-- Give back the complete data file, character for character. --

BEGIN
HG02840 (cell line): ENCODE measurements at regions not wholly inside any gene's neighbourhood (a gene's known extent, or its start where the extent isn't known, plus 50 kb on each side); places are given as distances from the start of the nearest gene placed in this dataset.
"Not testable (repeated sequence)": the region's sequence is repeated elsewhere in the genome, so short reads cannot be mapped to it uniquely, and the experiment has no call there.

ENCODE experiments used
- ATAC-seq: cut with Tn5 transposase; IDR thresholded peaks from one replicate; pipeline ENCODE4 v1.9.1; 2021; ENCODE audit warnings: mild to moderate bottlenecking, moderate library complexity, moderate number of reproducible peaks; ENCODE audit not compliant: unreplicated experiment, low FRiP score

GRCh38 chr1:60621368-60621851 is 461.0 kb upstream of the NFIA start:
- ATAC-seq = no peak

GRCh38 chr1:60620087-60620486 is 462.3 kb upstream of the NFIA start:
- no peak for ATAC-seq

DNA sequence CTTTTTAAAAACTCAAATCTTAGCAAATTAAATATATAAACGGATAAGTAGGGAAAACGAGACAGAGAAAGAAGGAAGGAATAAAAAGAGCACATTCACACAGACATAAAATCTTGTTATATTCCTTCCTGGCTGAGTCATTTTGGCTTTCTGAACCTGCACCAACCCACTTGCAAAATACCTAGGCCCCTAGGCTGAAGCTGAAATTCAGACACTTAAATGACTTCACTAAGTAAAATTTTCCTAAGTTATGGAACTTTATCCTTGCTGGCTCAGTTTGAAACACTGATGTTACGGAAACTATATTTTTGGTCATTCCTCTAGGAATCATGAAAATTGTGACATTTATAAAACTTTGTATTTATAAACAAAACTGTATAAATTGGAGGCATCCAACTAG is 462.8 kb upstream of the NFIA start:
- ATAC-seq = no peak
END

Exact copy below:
HG02840 (cell line): ENCODE measurements at regions not wholly inside any gene's neighbourhood (a gene's known extent, or its start where the extent isn't known, plus 50 kb on each side); places are given as distances from the start of the nearest gene placed in this dataset.
"Not testable (repeated sequence)": the region's sequence is repeated elsewhere in the genome, so short reads cannot be mapped to it uniquely, and the experiment has no call there.

ENCODE experiments used
- ATAC-seq: cut with Tn5 transposase; IDR thresholded peaks from one replicate; pipeline ENCODE4 v1.9.1; 2021; ENCODE audit warnings: mild to moderate bottlenecking, moderate library complexity, moderate number of reproducible peaks; ENCODE audit not compliant: unreplicated experiment, low FRiP score

GRCh38 chr1:60621368-60621851 is 461.0 kb upstream of the NFIA start:
- ATAC-seq = no peak

GRCh38 chr1:60620087-60620486 is 462.3 kb upstream of the NFIA start:
- no peak for ATAC-seq

DNA sequence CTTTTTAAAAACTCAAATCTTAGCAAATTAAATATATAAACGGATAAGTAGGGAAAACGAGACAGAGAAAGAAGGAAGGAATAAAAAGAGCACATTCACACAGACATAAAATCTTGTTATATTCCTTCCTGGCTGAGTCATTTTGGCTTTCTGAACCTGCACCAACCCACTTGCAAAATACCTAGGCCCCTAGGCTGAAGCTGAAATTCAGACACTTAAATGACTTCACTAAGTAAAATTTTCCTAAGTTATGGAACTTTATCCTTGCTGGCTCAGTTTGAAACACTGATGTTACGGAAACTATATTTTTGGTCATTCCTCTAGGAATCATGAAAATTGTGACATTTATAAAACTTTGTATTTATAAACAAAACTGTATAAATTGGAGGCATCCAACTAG is 462.8 kb upstream of the NFIA start:
- ATAC-seq = no peak